A few days ago, newspapers and the blogosphere were full of stories about the fifth anniversary of Lehman Brothers’ collapse. The more significant date for Seattle is today, when federal regulators seized and closed Washington Mutual resulting in the biggest banking failure in American history. WaMu’s assets were sold to JPMorgan Chase and 9,200 jobs were cut, including 3,400 at the giant thrift’s downtown Seattle headquarters. Shareholders were pretty much wiped out. The city lost its standing as a major financial center, no small thing in a financialized economy. And the blast wave spread out into the firms that were WaMu vendors, civic assets supported by WaMu, and scores of downtown retailers that depended on business from the highly paid headquarters employees.
Naturally, the executives who wrecked this 119-year-old institution — which had survived the Great Depression and the savings-and-loan collapse — got away with it. Kerry Killinger, the chief executive who presided over the dangerous subprime calamity, and was compensated handsomely for it, is even turning up around town again. Wall Street, which encouraged WaMu to keep shoveling subprime loans that could be bundled into securities, is doing better than ever. Move along, nothing to see here.
But there is. No justice, no peace of mind.
There has never been a satisfactory explanation of the failure, even though Kirsten Grind’s The Lost Bank is must-reading for those who want to understand the management malpractice that led up to it. Even on its death bed, WaMu was mostly a healthy retail thrift with a huge branch network — this was what was coveted by JPMorgan’s Jamie Dimon. It was wounded by the subprime loans, many of them hustles made under questionable circumstances. But these alone shouldn’t have been fatal.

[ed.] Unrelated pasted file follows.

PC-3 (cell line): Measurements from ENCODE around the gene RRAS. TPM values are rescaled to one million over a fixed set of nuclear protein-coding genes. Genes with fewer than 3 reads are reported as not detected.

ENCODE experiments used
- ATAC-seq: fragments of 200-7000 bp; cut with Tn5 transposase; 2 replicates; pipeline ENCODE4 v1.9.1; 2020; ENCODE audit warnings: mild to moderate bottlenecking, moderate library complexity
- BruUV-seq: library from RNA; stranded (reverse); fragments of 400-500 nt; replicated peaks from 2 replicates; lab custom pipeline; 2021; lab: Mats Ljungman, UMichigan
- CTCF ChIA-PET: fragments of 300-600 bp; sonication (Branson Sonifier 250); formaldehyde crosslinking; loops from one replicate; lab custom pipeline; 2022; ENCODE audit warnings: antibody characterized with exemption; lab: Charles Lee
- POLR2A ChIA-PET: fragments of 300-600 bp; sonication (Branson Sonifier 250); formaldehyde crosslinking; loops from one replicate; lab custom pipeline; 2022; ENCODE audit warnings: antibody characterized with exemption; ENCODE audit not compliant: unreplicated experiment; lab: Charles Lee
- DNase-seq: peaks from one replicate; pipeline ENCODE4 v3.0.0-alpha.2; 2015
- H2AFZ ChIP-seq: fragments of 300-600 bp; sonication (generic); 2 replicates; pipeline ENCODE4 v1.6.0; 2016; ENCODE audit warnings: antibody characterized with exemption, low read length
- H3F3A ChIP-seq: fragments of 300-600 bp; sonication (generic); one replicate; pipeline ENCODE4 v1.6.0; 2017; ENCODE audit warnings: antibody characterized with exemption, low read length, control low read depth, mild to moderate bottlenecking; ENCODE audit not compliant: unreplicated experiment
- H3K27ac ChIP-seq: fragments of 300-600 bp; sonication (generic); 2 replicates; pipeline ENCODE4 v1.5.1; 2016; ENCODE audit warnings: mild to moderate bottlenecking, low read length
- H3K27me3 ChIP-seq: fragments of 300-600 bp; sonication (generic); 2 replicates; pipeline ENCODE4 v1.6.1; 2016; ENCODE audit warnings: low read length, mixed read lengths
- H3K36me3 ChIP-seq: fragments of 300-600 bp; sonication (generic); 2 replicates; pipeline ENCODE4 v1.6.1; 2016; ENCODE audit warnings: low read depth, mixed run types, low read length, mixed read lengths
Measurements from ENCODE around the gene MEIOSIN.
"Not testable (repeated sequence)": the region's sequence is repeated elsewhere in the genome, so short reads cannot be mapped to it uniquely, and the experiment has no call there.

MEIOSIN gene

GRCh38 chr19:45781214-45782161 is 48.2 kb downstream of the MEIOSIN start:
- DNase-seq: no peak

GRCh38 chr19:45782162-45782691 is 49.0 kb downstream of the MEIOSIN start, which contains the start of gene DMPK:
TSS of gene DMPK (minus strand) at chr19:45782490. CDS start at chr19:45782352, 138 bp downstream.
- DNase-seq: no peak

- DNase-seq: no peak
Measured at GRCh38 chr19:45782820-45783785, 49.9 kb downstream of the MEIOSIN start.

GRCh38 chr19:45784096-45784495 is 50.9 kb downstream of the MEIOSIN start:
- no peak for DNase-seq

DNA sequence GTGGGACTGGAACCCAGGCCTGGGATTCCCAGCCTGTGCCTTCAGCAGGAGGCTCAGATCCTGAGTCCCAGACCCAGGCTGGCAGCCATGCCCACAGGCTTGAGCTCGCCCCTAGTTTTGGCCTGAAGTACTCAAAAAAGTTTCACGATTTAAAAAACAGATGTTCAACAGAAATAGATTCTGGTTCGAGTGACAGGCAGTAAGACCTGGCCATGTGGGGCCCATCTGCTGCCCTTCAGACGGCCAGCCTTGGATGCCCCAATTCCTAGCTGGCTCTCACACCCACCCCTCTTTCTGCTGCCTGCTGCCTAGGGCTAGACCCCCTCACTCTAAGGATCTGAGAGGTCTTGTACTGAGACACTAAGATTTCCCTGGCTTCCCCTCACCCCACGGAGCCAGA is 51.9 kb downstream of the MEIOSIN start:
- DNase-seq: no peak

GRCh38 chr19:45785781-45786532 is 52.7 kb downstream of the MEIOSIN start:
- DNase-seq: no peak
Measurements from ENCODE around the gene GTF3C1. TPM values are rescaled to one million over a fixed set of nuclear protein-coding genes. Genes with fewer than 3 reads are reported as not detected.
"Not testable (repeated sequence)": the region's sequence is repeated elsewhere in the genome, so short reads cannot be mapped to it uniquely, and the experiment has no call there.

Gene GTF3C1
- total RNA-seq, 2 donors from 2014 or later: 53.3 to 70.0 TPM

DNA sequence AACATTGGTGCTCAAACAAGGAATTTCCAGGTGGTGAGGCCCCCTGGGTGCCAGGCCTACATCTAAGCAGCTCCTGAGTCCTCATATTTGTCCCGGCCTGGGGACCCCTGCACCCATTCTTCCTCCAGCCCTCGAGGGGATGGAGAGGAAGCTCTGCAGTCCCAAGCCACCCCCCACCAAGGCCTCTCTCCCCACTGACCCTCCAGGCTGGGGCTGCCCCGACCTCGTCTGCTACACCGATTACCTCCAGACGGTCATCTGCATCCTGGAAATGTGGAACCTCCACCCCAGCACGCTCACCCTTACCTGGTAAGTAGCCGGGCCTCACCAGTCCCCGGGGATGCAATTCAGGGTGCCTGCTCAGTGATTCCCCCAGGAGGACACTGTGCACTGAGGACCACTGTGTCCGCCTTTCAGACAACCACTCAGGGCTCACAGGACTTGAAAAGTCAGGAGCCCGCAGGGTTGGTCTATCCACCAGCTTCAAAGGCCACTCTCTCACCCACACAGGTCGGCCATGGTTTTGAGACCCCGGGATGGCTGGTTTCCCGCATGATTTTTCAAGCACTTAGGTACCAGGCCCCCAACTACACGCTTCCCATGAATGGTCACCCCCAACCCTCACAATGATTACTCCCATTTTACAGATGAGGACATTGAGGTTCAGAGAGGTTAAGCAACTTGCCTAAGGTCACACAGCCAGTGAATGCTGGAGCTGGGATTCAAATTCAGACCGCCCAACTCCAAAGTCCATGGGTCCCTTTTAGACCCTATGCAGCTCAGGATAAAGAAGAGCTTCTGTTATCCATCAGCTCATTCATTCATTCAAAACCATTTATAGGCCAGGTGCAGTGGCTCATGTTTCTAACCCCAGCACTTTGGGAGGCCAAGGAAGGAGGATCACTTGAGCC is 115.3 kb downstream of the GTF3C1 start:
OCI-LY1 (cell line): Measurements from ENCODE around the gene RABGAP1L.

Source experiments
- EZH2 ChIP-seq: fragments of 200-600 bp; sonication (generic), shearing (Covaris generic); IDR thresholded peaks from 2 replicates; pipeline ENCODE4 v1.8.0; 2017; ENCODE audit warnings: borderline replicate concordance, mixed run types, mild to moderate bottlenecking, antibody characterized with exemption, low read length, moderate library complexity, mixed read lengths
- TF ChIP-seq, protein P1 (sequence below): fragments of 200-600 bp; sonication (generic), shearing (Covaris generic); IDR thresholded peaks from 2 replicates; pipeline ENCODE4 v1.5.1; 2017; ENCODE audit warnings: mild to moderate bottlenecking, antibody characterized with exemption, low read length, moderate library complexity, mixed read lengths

The Financial Crisis Inquiry Commission documented some of the greed, fraud and toxic incentives that caused WaMu’s troubles, including the infamous no-documentation loans. But less attention has been paid to the time after WaMu secured a $7 billion lifeline in the spring of 2008 from David Bonderman’s Texas Pacific Group and other investors. Was this second chance too late or mismanaged away? The board which kept Killinger too long certainly bears some responsibility. Had the able Alan Fishman been brought in as CEO right then, instead of months later, a happier ending might have ensued. No investigation was made into the “whispering campaign” about WaMu’s soundness in New York that fall, which eventually resulted in a bank run. What else was at work in the deep state of financial powers?
WaMu lacked the friends in the other Washington that were essential to the survival of such disasters as Bank of America and Citi. It was not regulated by the influential Federal Reserve or the Comptroller of the Currency. That left Sheila Bair’s FDIC in the driver’s seat — and all she wanted was to protect the fund. The value of saving the good part of WaMu as a stand-along institution rather than allowing the Too Big to Fail to get bigger was never considered. Soon, “toxic assets” were taken off the books of banks by the Federal Reserve. Banks were allowed to essentially claim any value they chose for assets rather than having to mark them to market. Most important, only a few weeks after WaMu’s collapse, frightened regulators agreed to back all institutions.
Had that guarantee been in place this date five years ago, many of us would not still feel such loss, such outrage.